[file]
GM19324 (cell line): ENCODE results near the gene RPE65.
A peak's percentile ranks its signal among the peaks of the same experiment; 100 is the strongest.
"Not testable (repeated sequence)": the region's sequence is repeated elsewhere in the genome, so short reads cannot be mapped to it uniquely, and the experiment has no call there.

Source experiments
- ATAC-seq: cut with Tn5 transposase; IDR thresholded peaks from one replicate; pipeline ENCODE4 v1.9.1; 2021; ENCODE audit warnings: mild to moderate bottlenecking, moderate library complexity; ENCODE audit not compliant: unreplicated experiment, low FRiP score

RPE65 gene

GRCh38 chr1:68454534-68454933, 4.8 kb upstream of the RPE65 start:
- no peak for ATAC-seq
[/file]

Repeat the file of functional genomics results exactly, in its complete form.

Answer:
GM19324 (cell line): ENCODE results near the gene RPE65.
A peak's percentile ranks its signal among the peaks of the same experiment; 100 is the strongest.
"Not testable (repeated sequence)": the region's sequence is repeated elsewhere in the genome, so short reads cannot be mapped to it uniquely, and the experiment has no call there.

Source experiments
- ATAC-seq: cut with Tn5 transposase; IDR thresholded peaks from one replicate; pipeline ENCODE4 v1.9.1; 2021; ENCODE audit warnings: mild to moderate bottlenecking, moderate library complexity; ENCODE audit not compliant: unreplicated experiment, low FRiP score

RPE65 gene

GRCh38 chr1:68454534-68454933, 4.8 kb upstream of the RPE65 start:
- no peak for ATAC-seq